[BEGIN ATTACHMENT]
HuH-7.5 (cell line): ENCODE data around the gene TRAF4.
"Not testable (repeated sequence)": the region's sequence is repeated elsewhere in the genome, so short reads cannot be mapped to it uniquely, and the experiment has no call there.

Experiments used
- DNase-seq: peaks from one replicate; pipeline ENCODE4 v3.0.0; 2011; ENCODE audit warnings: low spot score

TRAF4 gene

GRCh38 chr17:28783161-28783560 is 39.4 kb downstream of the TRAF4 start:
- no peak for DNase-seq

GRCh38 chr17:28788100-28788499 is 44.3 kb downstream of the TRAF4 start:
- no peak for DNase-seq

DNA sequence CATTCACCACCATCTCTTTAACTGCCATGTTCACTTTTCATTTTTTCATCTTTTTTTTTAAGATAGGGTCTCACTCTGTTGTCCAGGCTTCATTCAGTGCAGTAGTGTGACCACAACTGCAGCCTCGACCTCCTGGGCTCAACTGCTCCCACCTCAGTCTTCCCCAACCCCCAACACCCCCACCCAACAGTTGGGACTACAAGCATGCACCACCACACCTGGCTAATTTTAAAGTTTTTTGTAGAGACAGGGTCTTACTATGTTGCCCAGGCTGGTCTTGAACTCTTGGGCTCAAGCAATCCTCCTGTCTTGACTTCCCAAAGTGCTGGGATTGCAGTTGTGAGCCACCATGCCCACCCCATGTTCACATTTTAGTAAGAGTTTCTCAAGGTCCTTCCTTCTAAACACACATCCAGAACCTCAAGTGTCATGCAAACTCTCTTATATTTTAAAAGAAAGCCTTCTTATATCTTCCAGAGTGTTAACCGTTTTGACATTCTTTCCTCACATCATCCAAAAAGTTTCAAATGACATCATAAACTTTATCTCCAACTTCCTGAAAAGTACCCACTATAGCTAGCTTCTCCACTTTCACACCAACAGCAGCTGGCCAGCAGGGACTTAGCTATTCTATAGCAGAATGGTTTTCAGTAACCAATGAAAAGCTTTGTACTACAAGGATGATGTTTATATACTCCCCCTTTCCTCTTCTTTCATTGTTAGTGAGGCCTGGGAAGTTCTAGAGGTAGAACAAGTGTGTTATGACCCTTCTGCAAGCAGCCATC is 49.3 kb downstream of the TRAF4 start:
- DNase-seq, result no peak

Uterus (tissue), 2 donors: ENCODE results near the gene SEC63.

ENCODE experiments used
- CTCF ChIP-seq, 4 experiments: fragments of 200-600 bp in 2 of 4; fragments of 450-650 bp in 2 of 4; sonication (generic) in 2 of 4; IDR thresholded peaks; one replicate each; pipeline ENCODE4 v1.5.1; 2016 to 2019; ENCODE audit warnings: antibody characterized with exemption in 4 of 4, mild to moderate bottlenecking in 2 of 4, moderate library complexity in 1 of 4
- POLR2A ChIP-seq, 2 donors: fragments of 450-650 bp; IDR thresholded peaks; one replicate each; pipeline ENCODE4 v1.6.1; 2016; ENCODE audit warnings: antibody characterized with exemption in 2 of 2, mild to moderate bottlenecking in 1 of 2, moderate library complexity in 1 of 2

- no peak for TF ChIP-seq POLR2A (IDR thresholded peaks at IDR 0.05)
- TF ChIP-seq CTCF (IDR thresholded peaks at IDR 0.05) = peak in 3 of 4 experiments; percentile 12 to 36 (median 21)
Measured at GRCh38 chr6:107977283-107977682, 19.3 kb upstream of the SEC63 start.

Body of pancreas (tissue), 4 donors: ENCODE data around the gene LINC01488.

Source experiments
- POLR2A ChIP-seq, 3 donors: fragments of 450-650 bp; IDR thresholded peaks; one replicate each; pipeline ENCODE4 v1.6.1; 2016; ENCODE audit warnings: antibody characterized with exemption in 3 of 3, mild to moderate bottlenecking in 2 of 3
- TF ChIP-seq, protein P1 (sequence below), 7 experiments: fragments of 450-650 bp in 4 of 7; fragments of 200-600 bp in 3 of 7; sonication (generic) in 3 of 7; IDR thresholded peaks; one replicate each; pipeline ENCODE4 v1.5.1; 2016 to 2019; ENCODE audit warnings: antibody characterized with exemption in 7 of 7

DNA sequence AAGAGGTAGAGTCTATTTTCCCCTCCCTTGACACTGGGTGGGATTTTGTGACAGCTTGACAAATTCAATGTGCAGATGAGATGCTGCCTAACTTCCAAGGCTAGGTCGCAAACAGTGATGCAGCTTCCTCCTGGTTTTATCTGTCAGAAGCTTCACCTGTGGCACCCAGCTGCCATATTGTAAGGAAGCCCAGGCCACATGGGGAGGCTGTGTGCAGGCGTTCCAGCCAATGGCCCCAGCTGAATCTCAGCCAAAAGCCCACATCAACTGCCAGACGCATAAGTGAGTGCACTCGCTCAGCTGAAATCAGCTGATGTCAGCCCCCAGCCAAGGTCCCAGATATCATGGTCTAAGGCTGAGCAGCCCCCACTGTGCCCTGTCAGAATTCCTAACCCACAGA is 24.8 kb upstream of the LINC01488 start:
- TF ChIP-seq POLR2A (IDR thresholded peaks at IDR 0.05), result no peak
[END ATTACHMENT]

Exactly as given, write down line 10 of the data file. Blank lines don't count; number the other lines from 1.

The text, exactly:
DNA sequence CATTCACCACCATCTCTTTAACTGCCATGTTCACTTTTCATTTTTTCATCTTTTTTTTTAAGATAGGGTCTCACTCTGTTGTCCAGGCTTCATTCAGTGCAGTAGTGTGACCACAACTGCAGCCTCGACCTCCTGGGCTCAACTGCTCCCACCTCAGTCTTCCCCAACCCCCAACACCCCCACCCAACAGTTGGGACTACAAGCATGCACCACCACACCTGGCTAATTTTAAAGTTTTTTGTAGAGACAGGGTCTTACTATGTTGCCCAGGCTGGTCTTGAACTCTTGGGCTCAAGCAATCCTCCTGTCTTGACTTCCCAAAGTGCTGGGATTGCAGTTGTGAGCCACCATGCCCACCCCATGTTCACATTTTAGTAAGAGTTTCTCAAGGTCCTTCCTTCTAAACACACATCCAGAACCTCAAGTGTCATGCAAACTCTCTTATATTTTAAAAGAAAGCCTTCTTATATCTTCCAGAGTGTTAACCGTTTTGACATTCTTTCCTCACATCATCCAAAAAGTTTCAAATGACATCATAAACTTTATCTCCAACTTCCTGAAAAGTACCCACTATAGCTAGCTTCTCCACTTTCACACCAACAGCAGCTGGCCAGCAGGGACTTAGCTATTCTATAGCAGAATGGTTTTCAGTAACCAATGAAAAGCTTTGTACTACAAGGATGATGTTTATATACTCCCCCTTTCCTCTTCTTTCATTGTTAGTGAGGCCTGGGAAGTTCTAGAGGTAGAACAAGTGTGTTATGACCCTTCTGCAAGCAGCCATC is 49.3 kb downstream of the TRAF4 start: